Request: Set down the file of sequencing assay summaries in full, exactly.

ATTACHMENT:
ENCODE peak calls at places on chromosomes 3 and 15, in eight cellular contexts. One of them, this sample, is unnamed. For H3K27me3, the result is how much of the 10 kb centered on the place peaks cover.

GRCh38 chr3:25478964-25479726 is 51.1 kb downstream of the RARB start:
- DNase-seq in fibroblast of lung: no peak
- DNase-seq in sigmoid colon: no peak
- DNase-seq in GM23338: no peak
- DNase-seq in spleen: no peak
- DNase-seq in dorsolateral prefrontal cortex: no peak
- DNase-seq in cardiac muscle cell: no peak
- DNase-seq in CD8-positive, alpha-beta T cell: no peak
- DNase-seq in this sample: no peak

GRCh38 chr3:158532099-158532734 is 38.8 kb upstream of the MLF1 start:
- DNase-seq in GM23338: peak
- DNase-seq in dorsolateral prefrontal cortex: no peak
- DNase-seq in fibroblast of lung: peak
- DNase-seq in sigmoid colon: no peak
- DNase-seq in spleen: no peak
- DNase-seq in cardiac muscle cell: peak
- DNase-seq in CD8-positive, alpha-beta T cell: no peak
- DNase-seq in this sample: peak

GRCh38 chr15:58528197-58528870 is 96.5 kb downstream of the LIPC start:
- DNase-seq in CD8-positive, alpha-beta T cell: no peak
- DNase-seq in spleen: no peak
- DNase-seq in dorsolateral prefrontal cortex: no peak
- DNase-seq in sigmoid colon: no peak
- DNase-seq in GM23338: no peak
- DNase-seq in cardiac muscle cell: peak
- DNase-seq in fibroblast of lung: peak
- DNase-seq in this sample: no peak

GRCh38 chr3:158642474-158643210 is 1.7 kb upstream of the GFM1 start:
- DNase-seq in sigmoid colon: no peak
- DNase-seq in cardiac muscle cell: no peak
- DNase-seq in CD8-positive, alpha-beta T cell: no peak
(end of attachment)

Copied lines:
ENCODE peak calls at places on chromosomes 3 and 15, in eight cellular contexts. One of them, this sample, is unnamed. For H3K27me3, the result is how much of the 10 kb centered on the place peaks cover.

GRCh38 chr3:25478964-25479726 is 51.1 kb downstream of the RARB start:
- DNase-seq in fibroblast of lung: no peak
- DNase-seq in sigmoid colon: no peak
- DNase-seq in GM23338: no peak
- DNase-seq in spleen: no peak
- DNase-seq in dorsolateral prefrontal cortex: no peak
- DNase-seq in cardiac muscle cell: no peak
- DNase-seq in CD8-positive, alpha-beta T cell: no peak
- DNase-seq in this sample: no peak

GRCh38 chr3:158532099-158532734 is 38.8 kb upstream of the MLF1 start:
- DNase-seq in GM23338: peak
- DNase-seq in dorsolateral prefrontal cortex: no peak
- DNase-seq in fibroblast of lung: peak
- DNase-seq in sigmoid colon: no peak
- DNase-seq in spleen: no peak
- DNase-seq in cardiac muscle cell: peak
- DNase-seq in CD8-positive, alpha-beta T cell: no peak
- DNase-seq in this sample: peak

GRCh38 chr15:58528197-58528870 is 96.5 kb downstream of the LIPC start:
- DNase-seq in CD8-positive, alpha-beta T cell: no peak
- DNase-seq in spleen: no peak
- DNase-seq in dorsolateral prefrontal cortex: no peak
- DNase-seq in sigmoid colon: no peak
- DNase-seq in GM23338: no peak
- DNase-seq in cardiac muscle cell: peak
- DNase-seq in fibroblast of lung: peak
- DNase-seq in this sample: no peak

GRCh38 chr3:158642474-158643210 is 1.7 kb upstream of the GFM1 start:
- DNase-seq in sigmoid colon: no peak
- DNase-seq in cardiac muscle cell: no peak
- DNase-seq in CD8-positive, alpha-beta T cell: no peak